Crew » Career & Training » Building Relationships for Success

Building Relationships for Success

AlisonRentoul 1 LR18

When you’re working your way up the yachting career ladder, particularly once you have reached a leadership position, your ability to manage relationships with people around you directly impacts the amount of influence and respect you command.

This means that getting along with people is more than just a ‘nice thing’ to be able to do, it is absolutely fundamental to your success.

As a leader you are in the centre of a complex set of relationships.

Above you is the Owner, management company, Captain if you are a HOD or owner’s representative who you report to. Front facing you have the clients or guests you interact with, either side are your industry colleagues and associates, behind you are the suppliers and providers you liaise with, and below are the crew reporting and looking up to you.

Protecting and nurturing these relationships is extremely important, and the consequence of not doing this should not be underestimated.

givereceiveUnderstanding the possible causes of relationship breakdowns can help you identify and pre-empt potential relationship problems before they arise.

Relationships, whether they are professional or personal, can break down for many different reasons, including the following:

 

  • Feeling let down - if one person feels that the other person has let them down the foundation of that relationship can cause damage to the relationship.

  • Loss of respect – this can happen if one party claims a level of expertise that isn’t true, is disrespectful to the other person, or if there is simply a lack of mutual respect.

  • Breakdown in trust – trust is extremely important in relationships and if broken it can have a very damaging effect, putting the security/suspicion balance out of kilter.

  • Communication problems or misunderstandings – this is one of the most common causes for relationship breakdowns and can often be solved by simply sharing information and clarifying what was really meant.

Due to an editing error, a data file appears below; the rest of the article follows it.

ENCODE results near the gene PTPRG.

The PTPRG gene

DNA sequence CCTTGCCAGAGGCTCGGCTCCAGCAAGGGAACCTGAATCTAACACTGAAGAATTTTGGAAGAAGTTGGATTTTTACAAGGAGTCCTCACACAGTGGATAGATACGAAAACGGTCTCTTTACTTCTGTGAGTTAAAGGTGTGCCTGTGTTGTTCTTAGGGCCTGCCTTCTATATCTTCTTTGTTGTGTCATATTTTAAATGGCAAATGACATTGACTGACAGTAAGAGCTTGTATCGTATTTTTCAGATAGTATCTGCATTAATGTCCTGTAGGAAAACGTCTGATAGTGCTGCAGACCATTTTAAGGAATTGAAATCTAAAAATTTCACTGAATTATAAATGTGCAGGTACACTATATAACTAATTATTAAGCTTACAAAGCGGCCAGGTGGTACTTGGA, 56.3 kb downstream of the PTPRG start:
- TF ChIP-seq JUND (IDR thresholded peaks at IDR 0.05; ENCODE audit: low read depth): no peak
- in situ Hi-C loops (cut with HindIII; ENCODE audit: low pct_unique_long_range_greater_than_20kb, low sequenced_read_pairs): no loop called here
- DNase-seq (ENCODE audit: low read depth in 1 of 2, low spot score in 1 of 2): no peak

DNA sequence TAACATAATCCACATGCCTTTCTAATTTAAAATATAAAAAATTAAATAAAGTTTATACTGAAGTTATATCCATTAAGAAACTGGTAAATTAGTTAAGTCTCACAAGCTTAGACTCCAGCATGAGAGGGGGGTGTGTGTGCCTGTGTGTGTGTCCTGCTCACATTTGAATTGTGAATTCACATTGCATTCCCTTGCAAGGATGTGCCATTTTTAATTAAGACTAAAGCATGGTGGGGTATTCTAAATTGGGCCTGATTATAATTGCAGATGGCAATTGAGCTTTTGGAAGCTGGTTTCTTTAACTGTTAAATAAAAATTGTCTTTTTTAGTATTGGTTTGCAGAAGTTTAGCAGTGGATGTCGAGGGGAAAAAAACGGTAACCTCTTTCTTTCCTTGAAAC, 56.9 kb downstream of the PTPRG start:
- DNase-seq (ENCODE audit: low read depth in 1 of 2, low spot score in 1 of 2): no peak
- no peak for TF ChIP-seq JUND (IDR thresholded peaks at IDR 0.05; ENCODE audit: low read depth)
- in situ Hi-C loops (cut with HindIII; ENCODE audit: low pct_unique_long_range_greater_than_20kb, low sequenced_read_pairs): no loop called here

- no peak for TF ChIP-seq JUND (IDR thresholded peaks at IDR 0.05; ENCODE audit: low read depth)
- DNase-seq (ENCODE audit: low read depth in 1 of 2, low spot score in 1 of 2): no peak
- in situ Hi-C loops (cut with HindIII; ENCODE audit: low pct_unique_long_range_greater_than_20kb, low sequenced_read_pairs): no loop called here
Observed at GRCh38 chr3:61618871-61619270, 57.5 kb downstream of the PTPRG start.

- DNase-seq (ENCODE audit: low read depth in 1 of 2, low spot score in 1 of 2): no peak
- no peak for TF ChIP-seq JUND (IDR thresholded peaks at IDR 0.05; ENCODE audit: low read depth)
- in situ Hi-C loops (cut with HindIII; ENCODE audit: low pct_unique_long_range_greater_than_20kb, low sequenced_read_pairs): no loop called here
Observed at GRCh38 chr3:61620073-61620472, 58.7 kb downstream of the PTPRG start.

• One way relationship - if one person feels that they are doing more work to keep the relationship going, it won’t last long. Be aware that you need to put into the relationship as much as you are getting out of it.

  • Arrogance – This can be called the ‘me/I trap’, in other words focussing egocentrically in conversations instead of being interested in what the other person has to say, e.g. people who turn the topic of conversation back to ‘me/I’ all the time.

  • Envy and jealously – these usually stem from a fear of a loss of status, which can happen if the situation of one person has changed and the feels they are not as important anymore.

  • Judgmental – Be aware of how you communicate your opinions so you don’t come across as judging the other person in the relationship.

  • Obstinacy – If people in the relationship refuse to maintain a level of flexibility it can be very damaging. Often the root cause of obstinacy is fear: of loss of status or even change.

Any of these factors can cause relationships to break down and as a leader these issues can undermine your effectiveness. Keep these in mind and keep an eye on your crew to maintain an awareness of your relationships with them and also their relationships with each other, so that if one of these causes starts to raise its head, you know how to deal with it before it escalates and causes more serious problems. What are your thoughts about managing professional relationships onboard – we’d love to hear your ideas in the comments below.

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Alison Rentoul is ex yacht crew with 15 years of yachting experience, and a professionally trained personal development coach working with crew worldwide, helping them realise their highest potential at every level. See www.thecrewcoach.com for more information.

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